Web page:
The word “secrete” is a perfectly fine word and if you come across it in a medical or biology setting it probably means “discharge.” Like the lachrymal glands secrete tears or the stomach secretes digestive acids (I am sorry if this seems disgusting but it is ok it is over now). The word did not start as a verb it started as a noun “secretion” in the middle of the 17th century which is about the time biology and medicine started waking up in the Renaissance! Latin was what all educated people knew back then so it was from the Latin word secretus which means “having been separated” and that makes sense if you think of tears being separated from lachrymal glands. “Secretion” was such a cool word it became a verb!

But what about the other “secrete”? Where has it hidden away?

I think if I am reading my OED correctly that the word “secrete” meaning “to hide away” is a variation of the verb “secret” which was around in the 16th century but quickly went obsolete. I think maybe it did not so much go obsolete as add an “e” and become “secrete” in the same sense!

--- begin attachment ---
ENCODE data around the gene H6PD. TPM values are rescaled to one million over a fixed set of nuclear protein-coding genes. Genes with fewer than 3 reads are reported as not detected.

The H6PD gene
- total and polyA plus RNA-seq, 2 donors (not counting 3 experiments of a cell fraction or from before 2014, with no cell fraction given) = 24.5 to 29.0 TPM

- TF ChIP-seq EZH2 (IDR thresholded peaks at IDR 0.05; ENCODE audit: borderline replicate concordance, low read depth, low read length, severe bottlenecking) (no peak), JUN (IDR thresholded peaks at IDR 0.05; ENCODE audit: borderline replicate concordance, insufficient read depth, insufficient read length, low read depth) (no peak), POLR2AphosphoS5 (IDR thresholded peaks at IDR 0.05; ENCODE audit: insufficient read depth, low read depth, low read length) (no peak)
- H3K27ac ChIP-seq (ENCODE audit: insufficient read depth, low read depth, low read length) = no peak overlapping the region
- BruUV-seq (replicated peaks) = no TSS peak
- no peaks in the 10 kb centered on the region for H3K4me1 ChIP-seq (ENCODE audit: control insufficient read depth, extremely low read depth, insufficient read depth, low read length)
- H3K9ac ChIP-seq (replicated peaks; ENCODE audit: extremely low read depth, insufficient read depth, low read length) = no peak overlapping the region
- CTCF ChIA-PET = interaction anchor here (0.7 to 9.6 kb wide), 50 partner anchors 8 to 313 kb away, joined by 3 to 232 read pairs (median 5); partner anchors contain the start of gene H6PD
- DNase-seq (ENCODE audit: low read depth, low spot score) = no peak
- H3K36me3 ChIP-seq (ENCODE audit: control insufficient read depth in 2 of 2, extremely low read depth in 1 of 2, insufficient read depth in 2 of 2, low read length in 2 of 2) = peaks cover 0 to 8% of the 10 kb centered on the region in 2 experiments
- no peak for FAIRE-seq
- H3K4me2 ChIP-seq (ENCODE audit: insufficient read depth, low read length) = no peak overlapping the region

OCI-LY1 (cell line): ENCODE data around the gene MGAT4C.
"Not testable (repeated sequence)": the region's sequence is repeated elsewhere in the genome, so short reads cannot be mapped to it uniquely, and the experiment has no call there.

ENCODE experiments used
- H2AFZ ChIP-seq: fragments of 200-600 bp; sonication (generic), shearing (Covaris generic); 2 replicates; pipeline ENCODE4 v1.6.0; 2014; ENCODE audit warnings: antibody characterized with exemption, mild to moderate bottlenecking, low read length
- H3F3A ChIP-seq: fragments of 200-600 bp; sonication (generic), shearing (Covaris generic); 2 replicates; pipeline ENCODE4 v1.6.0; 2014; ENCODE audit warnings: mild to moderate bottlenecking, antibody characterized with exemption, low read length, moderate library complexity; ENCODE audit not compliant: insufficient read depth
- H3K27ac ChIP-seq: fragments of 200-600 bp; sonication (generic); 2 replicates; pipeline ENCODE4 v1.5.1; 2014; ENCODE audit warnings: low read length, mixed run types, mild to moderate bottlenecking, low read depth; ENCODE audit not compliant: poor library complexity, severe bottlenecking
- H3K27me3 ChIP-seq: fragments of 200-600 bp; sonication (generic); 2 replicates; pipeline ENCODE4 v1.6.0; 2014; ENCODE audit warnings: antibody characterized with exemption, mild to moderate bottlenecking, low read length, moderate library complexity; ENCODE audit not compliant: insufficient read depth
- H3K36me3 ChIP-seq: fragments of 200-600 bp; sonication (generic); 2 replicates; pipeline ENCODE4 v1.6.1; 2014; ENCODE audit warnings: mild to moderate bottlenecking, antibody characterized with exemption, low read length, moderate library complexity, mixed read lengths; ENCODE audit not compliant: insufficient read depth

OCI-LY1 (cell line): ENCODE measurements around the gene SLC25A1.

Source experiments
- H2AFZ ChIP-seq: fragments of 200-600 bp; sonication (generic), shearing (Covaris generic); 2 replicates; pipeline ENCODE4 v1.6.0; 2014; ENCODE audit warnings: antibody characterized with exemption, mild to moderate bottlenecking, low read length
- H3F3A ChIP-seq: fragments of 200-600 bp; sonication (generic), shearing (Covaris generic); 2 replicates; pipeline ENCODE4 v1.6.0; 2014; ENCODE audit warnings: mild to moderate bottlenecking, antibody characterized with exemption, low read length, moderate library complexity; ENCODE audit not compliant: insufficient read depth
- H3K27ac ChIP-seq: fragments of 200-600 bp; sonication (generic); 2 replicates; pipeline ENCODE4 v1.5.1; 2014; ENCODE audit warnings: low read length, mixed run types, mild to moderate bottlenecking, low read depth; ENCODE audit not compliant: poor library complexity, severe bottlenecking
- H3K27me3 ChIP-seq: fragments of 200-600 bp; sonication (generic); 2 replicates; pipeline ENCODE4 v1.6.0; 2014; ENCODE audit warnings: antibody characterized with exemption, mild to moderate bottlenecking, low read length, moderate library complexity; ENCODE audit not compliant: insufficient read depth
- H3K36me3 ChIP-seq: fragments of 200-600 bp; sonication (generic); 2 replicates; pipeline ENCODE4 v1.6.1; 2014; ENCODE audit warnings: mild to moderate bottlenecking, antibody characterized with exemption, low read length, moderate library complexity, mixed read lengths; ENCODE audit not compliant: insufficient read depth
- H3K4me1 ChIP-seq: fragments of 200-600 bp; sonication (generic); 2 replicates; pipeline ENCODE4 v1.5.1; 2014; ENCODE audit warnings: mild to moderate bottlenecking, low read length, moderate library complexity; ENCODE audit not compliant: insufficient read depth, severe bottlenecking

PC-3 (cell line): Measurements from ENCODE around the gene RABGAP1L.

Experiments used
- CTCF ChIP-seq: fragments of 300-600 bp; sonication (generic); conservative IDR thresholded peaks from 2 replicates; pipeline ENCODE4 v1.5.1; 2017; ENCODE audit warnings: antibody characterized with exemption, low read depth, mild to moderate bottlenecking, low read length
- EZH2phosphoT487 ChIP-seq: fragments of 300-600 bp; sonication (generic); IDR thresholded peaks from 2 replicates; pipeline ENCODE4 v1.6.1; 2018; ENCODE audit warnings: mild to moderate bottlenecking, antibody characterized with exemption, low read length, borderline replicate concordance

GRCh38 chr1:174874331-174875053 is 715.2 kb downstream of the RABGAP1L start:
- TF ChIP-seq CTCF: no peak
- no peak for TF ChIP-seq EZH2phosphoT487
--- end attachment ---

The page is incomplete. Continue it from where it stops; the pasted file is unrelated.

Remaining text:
This is interesting since here is the same word with two meanings and they came from different places except they really have at their heart the Latin root of secretus! This is pretty scary but it is again how language reflects people and people are often contradictory and confused! I think it does kind of make a sort of sense though because if the lachrymal glands secrete tears those tears are kind of hidden from the lachrymal glands yes? You have to really want it though!

So here I was thinking I would have to do a Literaria post on Contranyms when what do you know within a month suddenly Salon reprinted an article from The Week all about Contronyms! I think maybe Judith Herman gets the Wordsmith mailing too!

She includes fourteen words like:

Oversight: to watch over something or to overlook it! This may be why Senate Oversight Committees sometimes overlook when they should be supervising!